SLB Board Members and Softwood Lumber industry have taken the time to share their thoughts on the assessment increase and reflect on the SLB's impact in the industry.
On Wednesday, Oct. 24, all 14 proposals from the Ad Hoc Committee on Tall Wood Buildings were approved by large margins at the International Code Council (ICC) public comment hearings in Richmond, Va. The Softwood Lumber Board (SLB) commends the American Wood Council (AWC) and its effort in this specially funded initiative by the SLB, the AWC, and the U.S. Endowment for Forestry and Communities.
Approval of these proposals will allow three new mass timber building types to be constructed in the United States:
- Type IV-A – Wood buildings up to 20 stories tall
- Type IV-B – Wood buildings up to 12 stories tall
- Type IV-C – Wood buildings up to 9 stories tall
Mass timber includes any product currently permitted for use in Type IV construction, such as cross laminated timber, structural composite lumber, glued-laminated timber, and large section sawn lumber. SLB-funded research estimates that 5.1 billion board feet (bbf) of potential annual demand, with the majority coming from 12 stories and below.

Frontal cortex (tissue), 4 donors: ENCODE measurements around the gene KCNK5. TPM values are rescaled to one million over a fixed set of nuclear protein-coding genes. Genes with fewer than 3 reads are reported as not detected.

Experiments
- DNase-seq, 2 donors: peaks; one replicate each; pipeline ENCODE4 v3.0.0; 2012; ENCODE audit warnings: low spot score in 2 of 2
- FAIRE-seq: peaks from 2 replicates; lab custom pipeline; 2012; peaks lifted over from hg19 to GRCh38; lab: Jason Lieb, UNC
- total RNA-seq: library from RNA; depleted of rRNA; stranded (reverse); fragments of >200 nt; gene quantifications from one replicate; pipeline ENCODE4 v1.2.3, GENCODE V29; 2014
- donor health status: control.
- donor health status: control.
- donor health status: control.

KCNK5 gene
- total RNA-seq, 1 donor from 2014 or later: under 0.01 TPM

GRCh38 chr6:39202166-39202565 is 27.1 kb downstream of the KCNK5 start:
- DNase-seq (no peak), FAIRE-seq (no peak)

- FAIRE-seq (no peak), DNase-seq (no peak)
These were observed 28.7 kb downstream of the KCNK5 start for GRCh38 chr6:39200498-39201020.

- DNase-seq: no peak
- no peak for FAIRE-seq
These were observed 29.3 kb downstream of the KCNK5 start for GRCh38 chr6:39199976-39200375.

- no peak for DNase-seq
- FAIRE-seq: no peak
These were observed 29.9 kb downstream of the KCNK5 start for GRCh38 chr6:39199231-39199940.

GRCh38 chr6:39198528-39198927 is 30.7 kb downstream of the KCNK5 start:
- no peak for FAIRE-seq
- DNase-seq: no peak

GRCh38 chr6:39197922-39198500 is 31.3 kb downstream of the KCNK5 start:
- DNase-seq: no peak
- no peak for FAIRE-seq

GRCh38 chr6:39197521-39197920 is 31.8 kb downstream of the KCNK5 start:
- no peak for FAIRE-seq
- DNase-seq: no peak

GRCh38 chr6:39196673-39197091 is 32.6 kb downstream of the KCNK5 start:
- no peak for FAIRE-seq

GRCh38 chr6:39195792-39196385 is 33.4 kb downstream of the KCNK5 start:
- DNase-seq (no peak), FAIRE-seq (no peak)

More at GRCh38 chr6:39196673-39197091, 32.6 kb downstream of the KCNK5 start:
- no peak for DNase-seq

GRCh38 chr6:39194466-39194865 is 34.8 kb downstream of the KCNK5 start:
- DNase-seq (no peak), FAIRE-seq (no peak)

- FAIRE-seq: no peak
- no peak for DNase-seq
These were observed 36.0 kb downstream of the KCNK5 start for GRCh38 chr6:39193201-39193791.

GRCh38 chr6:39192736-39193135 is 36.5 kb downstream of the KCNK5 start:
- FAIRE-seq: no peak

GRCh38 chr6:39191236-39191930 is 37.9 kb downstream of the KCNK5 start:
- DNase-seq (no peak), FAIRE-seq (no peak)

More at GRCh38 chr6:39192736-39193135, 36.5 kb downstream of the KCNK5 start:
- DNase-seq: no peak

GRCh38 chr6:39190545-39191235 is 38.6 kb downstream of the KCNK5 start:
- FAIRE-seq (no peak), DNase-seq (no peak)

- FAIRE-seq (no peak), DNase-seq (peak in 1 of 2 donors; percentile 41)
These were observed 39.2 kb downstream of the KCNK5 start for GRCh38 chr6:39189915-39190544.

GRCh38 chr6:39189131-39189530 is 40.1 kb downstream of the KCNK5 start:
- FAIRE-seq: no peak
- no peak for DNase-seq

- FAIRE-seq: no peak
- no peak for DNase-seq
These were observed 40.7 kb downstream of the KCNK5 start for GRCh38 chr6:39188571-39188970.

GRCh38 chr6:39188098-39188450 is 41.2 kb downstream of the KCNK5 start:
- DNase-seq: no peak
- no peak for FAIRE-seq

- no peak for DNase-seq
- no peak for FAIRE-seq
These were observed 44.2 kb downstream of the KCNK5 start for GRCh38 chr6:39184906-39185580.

In reflecting on the impact of these changes, the SLB’s Cees de Jager noted that “while formal adoption of these code changes won’t take place until well into the next decade, jurisdictions have the opportunity to incorporate the tall wood building provisions into their current code. The state of Oregon recently approved an addendum to its building code that allows timber structures to be built over six stories without having to acquire special permission. It will provide the necessary confidence for developers and designers to begin designing projects in wood from the start, rather than attempting to convert a steel or concrete design much later in the process. Through its programs and initiatives, the SLB will continue to be at the forefront of capturing the market share opportunities created by the code changes.”
These proposals will now head to the online government consensus vote for final approval, which is scheduled to begin in November. The outcome of the tall mass timber code change proposals is expected in December.